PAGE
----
Federal Reserve Governor Lael Brainard talked up more stimulus and suggested stricter forward guidance would be effective – even indicating that the central bank could look at yield curve control – setting targets for short- and medium-term yields in order to underpin their forward guidance.
EUR, GBP push higher ahead of US data; BOC decision on tap
In FX, we are seeing the dollar offered. EURUSD has pushed up to 1.1430, moving clear of the early Jun peak, suggesting a possible extension of this rally through to the March high at 1.15. GBPUSD pushed off yesterday’s lows at 1.2480 to reclaim the 1.26 handle, calling for a move back to the 1.2670 resistance struck on the 9-13 July.
Data today is focused on the US industrial production report, seen +4.3% month on month, and the Empire State manufacturing index, forecast at +10 vs -0.2 last month. The Bank of Canada is expected to leave interest rates on hold at 0.25% today, so we’ll be looking to get an update on how the central bank views the path of economic recovery. Fed’s Beige Book later this evening will offer an anecdotal view of the US economy which may tell us much more than any backward-looking data can.
Oil remains uncertain ahead of OPEC+ decision
Oil continues to chop sideways ahead of the OPEC+ decision on extending cuts. WTI (Aug) keeps bouncing in and off the area around $40 and price action seems to reflect the uncertainty on OPEC and its allies will decide. The cartel is expected to taper the level of cuts by about 2 million barrels per day from August, down from the current record 9.7 million bpd. Secretary General Mohammad Barkindo had said on Monday that the gradual easing of lockdown measures across the globe, in tandem with the supply cuts, was bringing the oil market closer to balance.
However, an unwinding of the cuts just as some economies put the brakes on activity again threatens to send oil prices lower. OPEC yesterday said it expects a bullish recovery in demand in the second half, revising its 2020 oil demand drop to 8.9m bpd, vs the 9m forecast in June. The cartel cited better data in developed nations offsetting worse-than-expected performance in emerging markets. EIA inventories are seen showing a draw of 1.3m barrels after last week produced an unexpected gain of 5.7m barrels.
Stocks pull back as California shuts up shop again, pound retreats
A rolling back of the reopening process in California and rising US-China tensions left Wall St and Asian markets weaker, with stocks in Europe following their lead as surprisingly good Chinese trade data was not enough to calm markets.
European equity indices fell back in early trade on Tuesday after stocks on Wall Street suffered a stunning reversal late in yesterday’s session. At one point the S&P 500 touched its highest since level since the end of February at 3,235 before sellers sold hard into that level and we saw a very sharp pullback to 3,155 at stumps.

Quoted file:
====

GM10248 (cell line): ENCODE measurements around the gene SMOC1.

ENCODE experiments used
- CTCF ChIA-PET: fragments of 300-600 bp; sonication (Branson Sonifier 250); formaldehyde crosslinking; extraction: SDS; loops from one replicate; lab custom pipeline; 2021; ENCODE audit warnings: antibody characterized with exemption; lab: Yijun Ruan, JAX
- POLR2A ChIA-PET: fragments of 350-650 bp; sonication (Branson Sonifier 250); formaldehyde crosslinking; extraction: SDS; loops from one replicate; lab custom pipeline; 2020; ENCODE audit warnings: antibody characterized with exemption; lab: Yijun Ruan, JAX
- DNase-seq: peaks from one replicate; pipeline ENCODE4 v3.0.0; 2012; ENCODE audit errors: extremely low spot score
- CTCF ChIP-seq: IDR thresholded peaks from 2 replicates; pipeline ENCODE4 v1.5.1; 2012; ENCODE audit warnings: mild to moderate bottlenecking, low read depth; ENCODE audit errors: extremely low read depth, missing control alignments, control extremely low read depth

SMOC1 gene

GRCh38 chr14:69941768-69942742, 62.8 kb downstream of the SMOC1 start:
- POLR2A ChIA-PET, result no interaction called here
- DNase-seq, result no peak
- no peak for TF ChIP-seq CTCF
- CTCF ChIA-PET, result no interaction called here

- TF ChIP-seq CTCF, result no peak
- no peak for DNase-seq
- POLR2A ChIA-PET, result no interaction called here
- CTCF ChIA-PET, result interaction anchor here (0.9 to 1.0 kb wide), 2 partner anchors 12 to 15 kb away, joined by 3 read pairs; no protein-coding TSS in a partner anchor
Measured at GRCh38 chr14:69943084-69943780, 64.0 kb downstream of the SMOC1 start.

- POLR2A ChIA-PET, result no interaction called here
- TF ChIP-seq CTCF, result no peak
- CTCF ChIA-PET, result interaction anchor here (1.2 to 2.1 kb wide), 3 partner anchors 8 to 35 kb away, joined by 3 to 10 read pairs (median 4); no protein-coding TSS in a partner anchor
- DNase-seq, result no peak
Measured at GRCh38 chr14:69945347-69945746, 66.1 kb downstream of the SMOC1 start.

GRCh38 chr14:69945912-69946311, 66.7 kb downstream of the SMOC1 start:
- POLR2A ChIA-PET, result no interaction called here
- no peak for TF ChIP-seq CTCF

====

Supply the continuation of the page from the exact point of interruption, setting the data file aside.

After threatening to break free from the Jun-Jul trading range, the fact the S&P was unable to make good on its promise could signal fresh concerns about the pandemic but also investor caution as we head into earnings season – the fact is the market should not be up for the year. Although it’s hard to get a real feel for valuations because so many companies scrapped earnings guidance, the S&P 500 is trading on a forward PE multiple that is way too optimistic, you would feel. Earnings season gets underway properly today with JPMorgan and Wells Fargo.
The Nasdaq also slipped 2% as tech stocks rolled over, with profit-taking a possible explanation after a) a very strong run for the market has left prices very high and, b) signs of a pullback for the broader market indicated now might be a good time to take stock. Tesla rode a $200 range in a wild day of trading that saw the stock open at $1,659, rally to $1,795 and close down 3% at $1,497.
Stocks retreat as California rolls back reopening, US-China tensions rise
California’s economy is larger than that of the UK or France, so when Governor Gavin Newsom rolled back the reopening of the state on Monday, investors took notice. The closure of bars, barbers and cinemas among other business venues followed moves in economically important states like Texas, Florida and elsewhere, indicating the rate of change in the recovery is not going to improve.
Whilst the market had developed a degree of immunity to case numbers rising, it is susceptible to signs that the economic recovery will be a lot slower than the rally for stocks in the last three months suggests.
Overnight Chinese trade data surprised to the upside with exports up 0.5% in June and imports rising 2.7%, beating expectations for a decline and signalling that domestic demand is holding up well. Singapore’s economy plunged into a recession with a 41.2% drop in GDP, while Japan’s industrial production figures were revised lower.
Tensions between the US and China took another sour turn as the White House rejected China’s claims to islands in the South China Sea, which aligns the US with a UN ruling in 2016. It had previously declined to take sides – the move indicates Washington’s displeasure and willingness to go up against China on multiple fronts now.
UK economy undershoots forecasts with tepid recovery